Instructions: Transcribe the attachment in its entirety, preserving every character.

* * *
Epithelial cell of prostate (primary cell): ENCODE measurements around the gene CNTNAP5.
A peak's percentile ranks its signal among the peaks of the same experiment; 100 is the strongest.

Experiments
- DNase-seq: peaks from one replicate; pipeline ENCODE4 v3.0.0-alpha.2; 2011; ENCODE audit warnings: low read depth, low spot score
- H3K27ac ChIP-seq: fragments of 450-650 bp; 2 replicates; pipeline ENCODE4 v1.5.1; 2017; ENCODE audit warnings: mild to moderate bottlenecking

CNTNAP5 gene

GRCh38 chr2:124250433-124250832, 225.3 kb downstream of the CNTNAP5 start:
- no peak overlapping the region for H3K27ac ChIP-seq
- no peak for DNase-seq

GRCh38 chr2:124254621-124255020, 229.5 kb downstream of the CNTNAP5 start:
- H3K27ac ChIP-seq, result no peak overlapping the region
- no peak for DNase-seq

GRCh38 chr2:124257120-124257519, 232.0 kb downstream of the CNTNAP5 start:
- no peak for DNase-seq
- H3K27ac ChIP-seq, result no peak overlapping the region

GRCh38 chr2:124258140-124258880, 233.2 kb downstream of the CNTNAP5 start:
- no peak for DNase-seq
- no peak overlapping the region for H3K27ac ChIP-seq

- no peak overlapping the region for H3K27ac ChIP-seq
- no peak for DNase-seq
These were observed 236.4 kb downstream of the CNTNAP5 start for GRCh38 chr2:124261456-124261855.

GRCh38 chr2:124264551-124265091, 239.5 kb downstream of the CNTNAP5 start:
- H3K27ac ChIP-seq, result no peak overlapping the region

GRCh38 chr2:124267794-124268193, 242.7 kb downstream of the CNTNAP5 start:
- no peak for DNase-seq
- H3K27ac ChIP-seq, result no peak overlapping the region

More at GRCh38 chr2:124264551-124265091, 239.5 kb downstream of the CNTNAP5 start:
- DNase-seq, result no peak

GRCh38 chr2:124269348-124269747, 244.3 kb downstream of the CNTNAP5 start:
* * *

Epithelial cell of prostate (primary cell): ENCODE measurements around the gene CNTNAP5.
A peak's percentile ranks its signal among the peaks of the same experiment; 100 is the strongest.

Experiments
- DNase-seq: peaks from one replicate; pipeline ENCODE4 v3.0.0-alpha.2; 2011; ENCODE audit warnings: low read depth, low spot score
- H3K27ac ChIP-seq: fragments of 450-650 bp; 2 replicates; pipeline ENCODE4 v1.5.1; 2017; ENCODE audit warnings: mild to moderate bottlenecking

CNTNAP5 gene

GRCh38 chr2:124250433-124250832, 225.3 kb downstream of the CNTNAP5 start:
- no peak overlapping the region for H3K27ac ChIP-seq
- no peak for DNase-seq

GRCh38 chr2:124254621-124255020, 229.5 kb downstream of the CNTNAP5 start:
- H3K27ac ChIP-seq, result no peak overlapping the region
- no peak for DNase-seq

GRCh38 chr2:124257120-124257519, 232.0 kb downstream of the CNTNAP5 start:
- no peak for DNase-seq
- H3K27ac ChIP-seq, result no peak overlapping the region

GRCh38 chr2:124258140-124258880, 233.2 kb downstream of the CNTNAP5 start:
- no peak for DNase-seq
- no peak overlapping the region for H3K27ac ChIP-seq

- no peak overlapping the region for H3K27ac ChIP-seq
- no peak for DNase-seq
These were observed 236.4 kb downstream of the CNTNAP5 start for GRCh38 chr2:124261456-124261855.

GRCh38 chr2:124264551-124265091, 239.5 kb downstream of the CNTNAP5 start:
- H3K27ac ChIP-seq, result no peak overlapping the region

GRCh38 chr2:124267794-124268193, 242.7 kb downstream of the CNTNAP5 start:
- no peak for DNase-seq
- H3K27ac ChIP-seq, result no peak overlapping the region

More at GRCh38 chr2:124264551-124265091, 239.5 kb downstream of the CNTNAP5 start:
- DNase-seq, result no peak

GRCh38 chr2:124269348-124269747, 244.3 kb downstream of the CNTNAP5 start: